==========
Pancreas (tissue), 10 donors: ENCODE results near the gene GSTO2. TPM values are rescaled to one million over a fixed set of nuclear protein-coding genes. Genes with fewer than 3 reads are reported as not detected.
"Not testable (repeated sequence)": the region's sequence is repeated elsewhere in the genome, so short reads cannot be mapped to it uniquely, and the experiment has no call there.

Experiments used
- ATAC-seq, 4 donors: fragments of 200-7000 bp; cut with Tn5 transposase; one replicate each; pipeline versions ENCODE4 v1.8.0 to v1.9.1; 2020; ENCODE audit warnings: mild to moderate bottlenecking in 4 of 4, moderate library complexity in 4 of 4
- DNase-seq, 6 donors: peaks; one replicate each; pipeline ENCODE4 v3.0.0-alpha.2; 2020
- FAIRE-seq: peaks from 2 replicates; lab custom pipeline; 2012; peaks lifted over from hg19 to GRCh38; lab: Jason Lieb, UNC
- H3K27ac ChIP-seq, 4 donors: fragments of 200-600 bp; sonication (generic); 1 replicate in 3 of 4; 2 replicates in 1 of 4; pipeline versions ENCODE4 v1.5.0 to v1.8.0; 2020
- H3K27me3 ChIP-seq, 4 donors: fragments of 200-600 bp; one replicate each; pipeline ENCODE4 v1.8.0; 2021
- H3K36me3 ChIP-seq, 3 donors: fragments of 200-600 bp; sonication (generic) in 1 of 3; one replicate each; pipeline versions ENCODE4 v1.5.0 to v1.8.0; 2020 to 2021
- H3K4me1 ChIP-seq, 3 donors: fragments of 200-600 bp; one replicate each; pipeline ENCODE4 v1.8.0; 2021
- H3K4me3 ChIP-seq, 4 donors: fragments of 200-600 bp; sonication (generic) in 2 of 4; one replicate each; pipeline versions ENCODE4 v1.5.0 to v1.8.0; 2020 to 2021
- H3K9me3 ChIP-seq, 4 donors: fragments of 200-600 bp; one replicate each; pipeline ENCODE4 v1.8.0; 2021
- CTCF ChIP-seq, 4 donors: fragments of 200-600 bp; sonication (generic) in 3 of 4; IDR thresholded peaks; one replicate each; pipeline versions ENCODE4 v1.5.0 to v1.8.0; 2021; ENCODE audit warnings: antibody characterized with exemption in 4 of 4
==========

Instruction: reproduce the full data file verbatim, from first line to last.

Pancreas (tissue), 10 donors: ENCODE results near the gene GSTO2. TPM values are rescaled to one million over a fixed set of nuclear protein-coding genes. Genes with fewer than 3 reads are reported as not detected.
"Not testable (repeated sequence)": the region's sequence is repeated elsewhere in the genome, so short reads cannot be mapped to it uniquely, and the experiment has no call there.

Experiments used
- ATAC-seq, 4 donors: fragments of 200-7000 bp; cut with Tn5 transposase; one replicate each; pipeline versions ENCODE4 v1.8.0 to v1.9.1; 2020; ENCODE audit warnings: mild to moderate bottlenecking in 4 of 4, moderate library complexity in 4 of 4
- DNase-seq, 6 donors: peaks; one replicate each; pipeline ENCODE4 v3.0.0-alpha.2; 2020
- FAIRE-seq: peaks from 2 replicates; lab custom pipeline; 2012; peaks lifted over from hg19 to GRCh38; lab: Jason Lieb, UNC
- H3K27ac ChIP-seq, 4 donors: fragments of 200-600 bp; sonication (generic); 1 replicate in 3 of 4; 2 replicates in 1 of 4; pipeline versions ENCODE4 v1.5.0 to v1.8.0; 2020
- H3K27me3 ChIP-seq, 4 donors: fragments of 200-600 bp; one replicate each; pipeline ENCODE4 v1.8.0; 2021
- H3K36me3 ChIP-seq, 3 donors: fragments of 200-600 bp; sonication (generic) in 1 of 3; one replicate each; pipeline versions ENCODE4 v1.5.0 to v1.8.0; 2020 to 2021
- H3K4me1 ChIP-seq, 3 donors: fragments of 200-600 bp; one replicate each; pipeline ENCODE4 v1.8.0; 2021
- H3K4me3 ChIP-seq, 4 donors: fragments of 200-600 bp; sonication (generic) in 2 of 4; one replicate each; pipeline versions ENCODE4 v1.5.0 to v1.8.0; 2020 to 2021
- H3K9me3 ChIP-seq, 4 donors: fragments of 200-600 bp; one replicate each; pipeline ENCODE4 v1.8.0; 2021
- CTCF ChIP-seq, 4 donors: fragments of 200-600 bp; sonication (generic) in 3 of 4; IDR thresholded peaks; one replicate each; pipeline versions ENCODE4 v1.5.0 to v1.8.0; 2021; ENCODE audit warnings: antibody characterized with exemption in 4 of 4